Examining the Impact of Spatial Development Patterns on Regional Heat Island Effect in Metropolitan Regions of the United States
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The urban heat island effect is considered one of the main causes of global warming and is contributing to increasing temperatures in the urban United States. This phenomenon enhances the intensity of summer heat waves and the risk to public health due to increased exposure to extreme thermal conditions. Characteristics of spatial development patterns can significantly affect urban temperature because they are related to the arrangement of development and land surface materials, which are crucial elements needed to determine land surface temperature. While previous studies revealed that the effect of the urban heat island varies depending on different land use types and surface characteristics, few have considered the overall development patterns of urban form. I address this under-studied aspect of heat hazards by analyzing the relationship between spatial development pattern and urban heat island effect across a sample of 353 metropolitan regions of the U.S. Specifically, I employ a series of landscape metrics to measure urban development patterns using a national land cover dataset from the U.S. Geological Survey. Linear regression models are used to statistically isolate the effect of different spatial development patterns on increasing the urban heat island effect while controlling for multiple contextual variables including built-environment, environmental, and demographic characteristics. The result of this study showed that the daytime mean surface urban heat island effect (4.04˚F) is higher than that of nighttime (2.41˚F). Ecological context (i.e. Ecoregions) has proved to be a statistically significant modulator that helps to explain the spatial distribution of the urban heat island effect. Regarding the main research question of this study, the results indicate that specific categories of urban development pattern including density, continuity, and clustering are statistically associated with increasing the urban heat island effect. This initial evidence suggests that the overall development patterns are an important issue to consider when mitigating the adverse impacts related to the urban heat island effect. In addition, when contextual heat contributors are held constant, the intensity of the urban heat island effect can differ depending on the configuration of development in urban areas. This study can be used as a starting point for a comprehensive approach to both spatial land development and hazard-resistant planning by providing alternative ways of measuring and modeling spatial development patterns.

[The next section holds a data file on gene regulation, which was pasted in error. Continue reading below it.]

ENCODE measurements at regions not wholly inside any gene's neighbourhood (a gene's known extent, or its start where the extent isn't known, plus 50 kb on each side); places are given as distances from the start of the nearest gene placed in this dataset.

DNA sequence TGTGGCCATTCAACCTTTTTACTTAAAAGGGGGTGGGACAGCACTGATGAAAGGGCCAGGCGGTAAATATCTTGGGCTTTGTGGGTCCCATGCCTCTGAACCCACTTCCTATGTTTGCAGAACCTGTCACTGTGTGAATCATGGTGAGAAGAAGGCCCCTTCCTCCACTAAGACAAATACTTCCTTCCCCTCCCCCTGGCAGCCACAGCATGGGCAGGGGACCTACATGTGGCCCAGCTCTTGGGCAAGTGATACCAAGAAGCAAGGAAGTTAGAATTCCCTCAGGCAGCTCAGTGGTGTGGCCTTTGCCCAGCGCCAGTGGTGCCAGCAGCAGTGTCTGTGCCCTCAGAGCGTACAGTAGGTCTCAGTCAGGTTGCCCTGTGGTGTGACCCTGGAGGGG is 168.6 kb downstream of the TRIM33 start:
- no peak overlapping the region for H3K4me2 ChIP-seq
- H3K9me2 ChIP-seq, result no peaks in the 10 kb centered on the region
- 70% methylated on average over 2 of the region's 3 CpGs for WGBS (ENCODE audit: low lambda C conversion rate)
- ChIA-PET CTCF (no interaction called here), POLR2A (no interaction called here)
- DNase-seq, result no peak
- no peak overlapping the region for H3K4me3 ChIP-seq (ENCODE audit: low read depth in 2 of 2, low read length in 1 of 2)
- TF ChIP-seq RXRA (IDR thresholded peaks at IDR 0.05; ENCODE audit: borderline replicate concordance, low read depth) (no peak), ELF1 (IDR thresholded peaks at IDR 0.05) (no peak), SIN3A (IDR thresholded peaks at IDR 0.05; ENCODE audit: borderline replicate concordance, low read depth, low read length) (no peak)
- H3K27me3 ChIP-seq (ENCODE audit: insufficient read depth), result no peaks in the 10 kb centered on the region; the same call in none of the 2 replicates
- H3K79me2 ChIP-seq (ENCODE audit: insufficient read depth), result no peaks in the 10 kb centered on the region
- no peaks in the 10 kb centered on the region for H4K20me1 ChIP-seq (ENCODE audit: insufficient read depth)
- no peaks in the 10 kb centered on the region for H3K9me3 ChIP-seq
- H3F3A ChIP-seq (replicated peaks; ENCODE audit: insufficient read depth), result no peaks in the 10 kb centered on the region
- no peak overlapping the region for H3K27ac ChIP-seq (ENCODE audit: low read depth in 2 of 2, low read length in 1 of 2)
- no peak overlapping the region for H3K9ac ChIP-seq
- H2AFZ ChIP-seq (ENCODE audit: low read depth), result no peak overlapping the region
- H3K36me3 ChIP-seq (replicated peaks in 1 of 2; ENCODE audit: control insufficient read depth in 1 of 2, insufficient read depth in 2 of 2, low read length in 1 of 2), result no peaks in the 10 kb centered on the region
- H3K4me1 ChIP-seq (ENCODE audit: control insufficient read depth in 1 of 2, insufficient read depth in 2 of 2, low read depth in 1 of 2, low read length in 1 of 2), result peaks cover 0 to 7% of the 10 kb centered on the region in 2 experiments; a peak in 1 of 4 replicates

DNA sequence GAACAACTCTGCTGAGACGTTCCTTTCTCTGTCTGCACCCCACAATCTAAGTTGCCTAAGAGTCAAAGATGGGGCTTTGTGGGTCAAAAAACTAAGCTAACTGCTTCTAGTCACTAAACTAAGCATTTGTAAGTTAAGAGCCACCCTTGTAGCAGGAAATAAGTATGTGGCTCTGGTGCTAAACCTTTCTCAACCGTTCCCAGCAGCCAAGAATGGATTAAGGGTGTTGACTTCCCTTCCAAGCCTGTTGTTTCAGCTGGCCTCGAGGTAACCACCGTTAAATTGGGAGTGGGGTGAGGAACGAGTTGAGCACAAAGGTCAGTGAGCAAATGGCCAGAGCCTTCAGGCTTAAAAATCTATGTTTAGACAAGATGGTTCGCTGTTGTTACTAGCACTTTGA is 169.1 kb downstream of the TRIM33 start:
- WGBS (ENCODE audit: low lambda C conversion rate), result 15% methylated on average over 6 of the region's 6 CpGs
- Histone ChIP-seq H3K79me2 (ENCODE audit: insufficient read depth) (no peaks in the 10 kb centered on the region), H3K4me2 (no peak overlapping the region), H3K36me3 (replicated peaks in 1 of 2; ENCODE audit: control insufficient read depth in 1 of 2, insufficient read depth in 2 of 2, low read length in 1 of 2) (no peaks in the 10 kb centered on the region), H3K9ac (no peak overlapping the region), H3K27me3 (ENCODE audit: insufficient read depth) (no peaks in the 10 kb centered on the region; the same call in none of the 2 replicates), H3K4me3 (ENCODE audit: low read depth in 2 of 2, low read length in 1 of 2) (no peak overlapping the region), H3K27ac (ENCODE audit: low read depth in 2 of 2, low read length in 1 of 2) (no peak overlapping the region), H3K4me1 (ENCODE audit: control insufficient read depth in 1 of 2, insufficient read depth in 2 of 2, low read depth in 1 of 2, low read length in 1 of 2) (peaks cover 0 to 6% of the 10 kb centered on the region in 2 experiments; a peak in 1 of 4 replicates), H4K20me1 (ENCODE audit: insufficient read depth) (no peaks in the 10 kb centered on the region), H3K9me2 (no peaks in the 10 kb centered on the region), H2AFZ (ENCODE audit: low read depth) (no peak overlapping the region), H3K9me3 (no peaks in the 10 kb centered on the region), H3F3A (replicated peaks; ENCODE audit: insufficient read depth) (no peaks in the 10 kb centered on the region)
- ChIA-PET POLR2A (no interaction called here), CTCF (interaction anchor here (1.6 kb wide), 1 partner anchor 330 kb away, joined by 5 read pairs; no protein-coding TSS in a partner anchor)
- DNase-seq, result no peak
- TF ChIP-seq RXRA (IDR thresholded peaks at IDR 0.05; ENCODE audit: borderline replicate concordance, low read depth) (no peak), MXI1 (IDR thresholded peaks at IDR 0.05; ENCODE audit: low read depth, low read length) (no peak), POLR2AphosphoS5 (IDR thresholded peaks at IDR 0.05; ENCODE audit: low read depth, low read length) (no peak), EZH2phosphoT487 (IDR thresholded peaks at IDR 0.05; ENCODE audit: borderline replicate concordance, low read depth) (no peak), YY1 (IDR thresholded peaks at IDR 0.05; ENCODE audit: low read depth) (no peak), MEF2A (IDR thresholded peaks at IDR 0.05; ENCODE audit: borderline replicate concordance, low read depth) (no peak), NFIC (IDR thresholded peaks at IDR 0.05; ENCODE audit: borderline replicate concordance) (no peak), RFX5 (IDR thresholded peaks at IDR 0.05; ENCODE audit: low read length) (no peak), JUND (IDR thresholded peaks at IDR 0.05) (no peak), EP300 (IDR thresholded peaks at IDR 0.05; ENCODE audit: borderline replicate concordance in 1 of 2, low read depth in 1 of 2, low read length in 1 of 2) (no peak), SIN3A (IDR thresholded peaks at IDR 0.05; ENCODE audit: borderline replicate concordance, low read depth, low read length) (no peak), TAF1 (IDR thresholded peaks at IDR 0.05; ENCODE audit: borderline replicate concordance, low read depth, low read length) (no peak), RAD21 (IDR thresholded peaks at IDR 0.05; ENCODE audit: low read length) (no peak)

Kim, Heeju (2013). Examining the Impact of Spatial Development Patterns on Regional Heat Island Effect in Metropolitan Regions of the United States. Doctoral dissertation, Texas A & M University. Available electronically from